Scarsella bid for Tremont project doesn’t add up; ACI instead is apparent winner

Scarsella bid for Tremont project doesn’t add up; ACI instead is apparent winner

PORT ORCHARD — When does an apparent winning contractor bid on a Tuesday drop to also-ran status on a Thursday?

It happens when your bean counters fail to correctly tally your cost numbers. Which is what happened to apparent Tremont Street Widening Project contract winner Scarsella Bros. when the company’s bid was fully analyzed the day after by City of Port Orchard officials.

Mayor Rob Putaansuu said on Thursday, June 8, that the Scarsella Bros. bid of $11,472,645 — approximately $1.3 million under the second-lowest bid of $12,779,179 by ACI — was off by about $1.5 million. Putaansuu, who said he didn’t have the accurate Scarsella bid immediately available, was disappointed by the discrepancy.

“But it makes sense now since the bid was so far off the other bids,” he said. “We got three bids within $300,000 of each other.”

Putaansuu said even with the bid correction, ACI’s apparent winning bid is still under the engineer’s estimate of $12.9 million for the Tremont project.

After the city’s public works and finance departments complete their verification work, the apparent winning bid will go to the state Department of Transportation for their own review. Putaansuu said when the city receives the approval go-ahead from WDOT, the bid will go before the City Council on June 27.

Bids were opened June 6 at Port Orchard City Hall’s council chambers and announced to a gathering of City Council members, Mayor Rob Putaansuu, city officials and representatives from the bidding construction companies.

The lower than expected bids were welcome news to a jubilant Putaansuu and Mark Dorsey, the city’s Public Works director.

Putaansuu credited state Sen. Jan Angel with being a critical conduit for the city to get the last-minute financial buffer from the state.

“I knew when the first bid was opened ($15,706455 submitted by Tucci & Sons) that we were within shooting distance with the $2 million we got from the state, thanks to Jan Angel.

“I can’t sing her praises enough,” the mayor said. “The money she got us gave us that breathing room we really needed going into this to make sure we could pull this off.”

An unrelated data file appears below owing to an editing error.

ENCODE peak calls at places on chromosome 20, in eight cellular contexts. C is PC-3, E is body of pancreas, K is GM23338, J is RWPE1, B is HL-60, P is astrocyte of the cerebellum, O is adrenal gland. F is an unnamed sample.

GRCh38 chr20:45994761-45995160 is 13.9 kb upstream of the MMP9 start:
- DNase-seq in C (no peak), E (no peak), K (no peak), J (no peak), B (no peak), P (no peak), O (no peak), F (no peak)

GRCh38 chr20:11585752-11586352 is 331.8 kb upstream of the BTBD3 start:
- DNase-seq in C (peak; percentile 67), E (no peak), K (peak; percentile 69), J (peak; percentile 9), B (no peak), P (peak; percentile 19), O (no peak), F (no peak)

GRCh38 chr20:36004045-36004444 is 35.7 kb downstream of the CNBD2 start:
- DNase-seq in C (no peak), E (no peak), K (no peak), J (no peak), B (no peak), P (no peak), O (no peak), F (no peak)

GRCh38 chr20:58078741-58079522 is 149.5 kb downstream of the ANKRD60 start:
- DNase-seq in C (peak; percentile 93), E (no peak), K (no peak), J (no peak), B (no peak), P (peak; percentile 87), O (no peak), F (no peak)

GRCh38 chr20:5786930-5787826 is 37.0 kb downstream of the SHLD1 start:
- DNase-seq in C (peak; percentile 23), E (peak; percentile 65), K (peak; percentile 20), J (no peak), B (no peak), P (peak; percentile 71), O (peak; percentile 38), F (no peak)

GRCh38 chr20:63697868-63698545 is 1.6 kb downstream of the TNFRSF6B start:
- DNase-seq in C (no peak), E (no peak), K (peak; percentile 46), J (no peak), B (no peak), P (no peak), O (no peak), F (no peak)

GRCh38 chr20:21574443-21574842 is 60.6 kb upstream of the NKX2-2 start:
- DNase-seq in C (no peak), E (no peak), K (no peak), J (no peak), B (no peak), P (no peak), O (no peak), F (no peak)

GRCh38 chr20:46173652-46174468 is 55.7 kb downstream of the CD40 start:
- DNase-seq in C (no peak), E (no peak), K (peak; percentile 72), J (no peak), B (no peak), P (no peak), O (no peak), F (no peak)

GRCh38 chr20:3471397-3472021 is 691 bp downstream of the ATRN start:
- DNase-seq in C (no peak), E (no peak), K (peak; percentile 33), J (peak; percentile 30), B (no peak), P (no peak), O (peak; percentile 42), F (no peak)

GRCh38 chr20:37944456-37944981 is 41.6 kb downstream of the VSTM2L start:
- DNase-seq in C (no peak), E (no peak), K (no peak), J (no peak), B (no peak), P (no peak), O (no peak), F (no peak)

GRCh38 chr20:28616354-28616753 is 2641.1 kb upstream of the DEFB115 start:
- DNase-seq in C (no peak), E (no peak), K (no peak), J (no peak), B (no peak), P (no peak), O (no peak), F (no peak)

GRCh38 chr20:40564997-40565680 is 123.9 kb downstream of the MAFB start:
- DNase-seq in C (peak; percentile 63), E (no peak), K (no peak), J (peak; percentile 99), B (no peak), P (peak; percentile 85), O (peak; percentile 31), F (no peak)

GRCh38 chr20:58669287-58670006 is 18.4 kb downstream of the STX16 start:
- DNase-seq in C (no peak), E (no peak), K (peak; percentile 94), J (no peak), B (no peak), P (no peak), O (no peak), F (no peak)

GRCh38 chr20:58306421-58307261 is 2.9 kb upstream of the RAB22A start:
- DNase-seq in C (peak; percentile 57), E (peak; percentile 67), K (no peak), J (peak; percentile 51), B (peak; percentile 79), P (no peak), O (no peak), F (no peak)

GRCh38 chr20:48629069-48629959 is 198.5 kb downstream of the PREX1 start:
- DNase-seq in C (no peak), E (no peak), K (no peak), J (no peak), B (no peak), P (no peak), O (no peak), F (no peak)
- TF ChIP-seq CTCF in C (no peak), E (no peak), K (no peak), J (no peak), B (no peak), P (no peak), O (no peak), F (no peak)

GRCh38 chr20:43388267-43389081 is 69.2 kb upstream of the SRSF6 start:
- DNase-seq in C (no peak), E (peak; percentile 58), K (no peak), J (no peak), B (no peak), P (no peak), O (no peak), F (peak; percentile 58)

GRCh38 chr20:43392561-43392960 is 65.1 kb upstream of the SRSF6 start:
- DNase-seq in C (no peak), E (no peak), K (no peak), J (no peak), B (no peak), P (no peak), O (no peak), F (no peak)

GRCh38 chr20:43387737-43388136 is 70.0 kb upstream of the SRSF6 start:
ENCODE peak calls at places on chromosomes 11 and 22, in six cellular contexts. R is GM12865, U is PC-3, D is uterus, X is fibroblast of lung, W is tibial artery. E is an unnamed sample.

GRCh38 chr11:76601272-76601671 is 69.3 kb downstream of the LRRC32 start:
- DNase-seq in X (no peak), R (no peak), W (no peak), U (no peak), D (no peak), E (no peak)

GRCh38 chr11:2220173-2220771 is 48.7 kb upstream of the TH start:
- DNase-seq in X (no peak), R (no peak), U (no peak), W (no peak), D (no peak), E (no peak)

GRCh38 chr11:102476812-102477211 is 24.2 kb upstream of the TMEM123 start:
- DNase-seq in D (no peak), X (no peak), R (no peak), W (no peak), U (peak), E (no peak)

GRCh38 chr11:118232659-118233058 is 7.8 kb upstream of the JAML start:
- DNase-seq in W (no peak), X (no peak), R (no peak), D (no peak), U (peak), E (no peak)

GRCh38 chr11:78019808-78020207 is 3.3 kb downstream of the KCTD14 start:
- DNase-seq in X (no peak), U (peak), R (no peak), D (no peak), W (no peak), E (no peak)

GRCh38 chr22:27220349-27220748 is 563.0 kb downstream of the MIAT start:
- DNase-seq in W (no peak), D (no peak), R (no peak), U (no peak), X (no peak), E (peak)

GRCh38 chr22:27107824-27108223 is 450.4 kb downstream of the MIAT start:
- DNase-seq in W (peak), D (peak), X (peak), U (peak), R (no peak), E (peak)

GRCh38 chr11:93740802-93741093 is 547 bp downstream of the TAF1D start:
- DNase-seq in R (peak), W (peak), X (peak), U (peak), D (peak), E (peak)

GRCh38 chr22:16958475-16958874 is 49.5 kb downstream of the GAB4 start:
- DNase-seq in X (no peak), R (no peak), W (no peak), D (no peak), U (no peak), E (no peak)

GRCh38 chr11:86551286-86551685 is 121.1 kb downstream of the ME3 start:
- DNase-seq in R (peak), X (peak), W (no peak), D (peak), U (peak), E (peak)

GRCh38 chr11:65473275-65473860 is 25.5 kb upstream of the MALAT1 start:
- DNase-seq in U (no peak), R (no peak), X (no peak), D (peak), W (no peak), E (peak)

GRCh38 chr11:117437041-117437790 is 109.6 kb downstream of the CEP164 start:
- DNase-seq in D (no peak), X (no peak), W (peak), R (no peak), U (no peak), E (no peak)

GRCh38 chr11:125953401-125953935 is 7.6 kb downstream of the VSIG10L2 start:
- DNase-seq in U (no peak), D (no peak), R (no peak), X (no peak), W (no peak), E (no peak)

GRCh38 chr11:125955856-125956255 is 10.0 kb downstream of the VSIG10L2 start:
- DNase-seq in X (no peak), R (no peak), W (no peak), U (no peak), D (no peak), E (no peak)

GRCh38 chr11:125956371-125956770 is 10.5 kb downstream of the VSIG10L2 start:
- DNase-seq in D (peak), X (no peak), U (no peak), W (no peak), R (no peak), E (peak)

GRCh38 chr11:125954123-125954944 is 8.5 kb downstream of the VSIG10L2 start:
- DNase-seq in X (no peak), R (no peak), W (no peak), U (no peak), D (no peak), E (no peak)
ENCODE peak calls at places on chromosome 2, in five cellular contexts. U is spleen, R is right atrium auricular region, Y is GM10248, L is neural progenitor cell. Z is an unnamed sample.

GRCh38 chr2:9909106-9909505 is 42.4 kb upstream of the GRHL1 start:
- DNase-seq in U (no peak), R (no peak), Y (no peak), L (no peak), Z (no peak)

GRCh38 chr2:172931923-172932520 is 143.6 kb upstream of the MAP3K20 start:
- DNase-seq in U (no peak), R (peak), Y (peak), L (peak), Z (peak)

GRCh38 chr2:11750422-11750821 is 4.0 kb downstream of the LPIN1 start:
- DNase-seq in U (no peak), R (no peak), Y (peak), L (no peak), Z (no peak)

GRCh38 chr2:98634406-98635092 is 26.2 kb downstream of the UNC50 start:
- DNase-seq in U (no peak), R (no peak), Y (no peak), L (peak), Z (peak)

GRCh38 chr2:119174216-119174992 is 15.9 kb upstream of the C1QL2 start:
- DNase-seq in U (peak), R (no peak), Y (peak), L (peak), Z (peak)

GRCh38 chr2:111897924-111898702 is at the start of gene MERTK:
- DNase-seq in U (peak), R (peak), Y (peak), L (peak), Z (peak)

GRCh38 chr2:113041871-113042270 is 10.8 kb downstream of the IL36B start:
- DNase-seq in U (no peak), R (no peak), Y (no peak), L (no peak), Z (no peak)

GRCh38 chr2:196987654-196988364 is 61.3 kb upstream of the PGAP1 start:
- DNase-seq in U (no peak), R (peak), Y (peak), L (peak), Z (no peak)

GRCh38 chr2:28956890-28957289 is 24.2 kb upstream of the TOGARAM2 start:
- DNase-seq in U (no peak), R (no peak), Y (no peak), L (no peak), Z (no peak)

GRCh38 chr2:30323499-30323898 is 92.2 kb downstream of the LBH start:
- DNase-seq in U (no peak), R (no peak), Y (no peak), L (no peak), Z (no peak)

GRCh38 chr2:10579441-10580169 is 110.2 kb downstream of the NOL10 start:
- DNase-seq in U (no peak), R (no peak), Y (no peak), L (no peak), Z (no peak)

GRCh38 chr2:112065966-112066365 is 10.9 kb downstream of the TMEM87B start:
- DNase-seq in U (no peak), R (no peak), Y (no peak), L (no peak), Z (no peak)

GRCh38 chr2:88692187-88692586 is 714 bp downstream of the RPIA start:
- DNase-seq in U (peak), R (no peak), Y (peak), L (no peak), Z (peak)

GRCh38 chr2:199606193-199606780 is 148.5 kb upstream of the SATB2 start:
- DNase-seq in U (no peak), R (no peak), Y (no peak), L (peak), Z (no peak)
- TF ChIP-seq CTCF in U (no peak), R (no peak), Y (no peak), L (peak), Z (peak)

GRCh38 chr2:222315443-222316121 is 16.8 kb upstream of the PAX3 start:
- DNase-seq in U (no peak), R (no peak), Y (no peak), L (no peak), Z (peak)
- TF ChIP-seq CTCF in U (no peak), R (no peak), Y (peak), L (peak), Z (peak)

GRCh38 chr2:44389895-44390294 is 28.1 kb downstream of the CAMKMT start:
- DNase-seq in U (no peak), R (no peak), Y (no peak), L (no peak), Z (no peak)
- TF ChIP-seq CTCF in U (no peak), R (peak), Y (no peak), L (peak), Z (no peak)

With the bids coming in lower than expected, Putaansuu said the city will now have a greater capacity to borrow money for future transportation projects.

The celebratory mood at City Hall contrasted to that of a year ago. “We had our backs against the wall then. A year ago, we had no funding. For us to be where we are today is just phenomenal. I’m just so excited with the work of the city staff and our council. We’ve all come together and made this (project) a priority.”

Dorsey said the project, which was first envisioned in 2005, “is a culmination of nine years of my life.”

He expects construction will begin in mid-July. Before that, though, the Public Works director said he will issue Puget Sound Energy a notice to proceed so it can begin undergrounding work for the project.

“We want to give them as much notice as possible on ordering long-lead stuff” such as wiring and electrical components.

“If we hadn’t initiated the construction phase by September 2018,” he said, “we’d had to pay back the $3 million” received a few years back from the federal government.”

Dorsey admitted that in March and April, he was worried about the incoming bids skyrocketing.

“I was hearing about bids that were 21 percent higher than expected,” he said.

Putaansuu also was concerned about reports of higher than anticipated bids on similar transportation projects in King and Pierce counties — some as high as 20 percent over expectations.

But here in Kitsap County, at least in a couple of instances, construction bids have been stable.

“The county’s project over on Silverdale Way was within $400 of the engineer’s estimate,” the mayor said. “So here locally, I think we’re not seeing some of the crazy things that are happening elsewhere.”

Putaansuu and Dorsey both nonetheless agreed that a couple of project milestones will be closely watched over the coming months: bringing it in on time and on budget. And, for motorists who regularly use Tremont, to make sure the impact on them will be as little as possible.

“At the end of the day, they’re going to have a phenomenal four-lane road,” the mayor said.

The following bids were received by the City Clerk’s office for opening at 11 a.m. June 6:

ACI $12,779,179; RV Associates $12,866,110; Ceccanti $13,765,178; Rodarte Construction $14,319,397; Granite Construction Co. $14,359,155; Tucci & Sons Inc. $15,706,455. A bid from JR Hayes arrived after the 11 a.m. deadline and was not opened.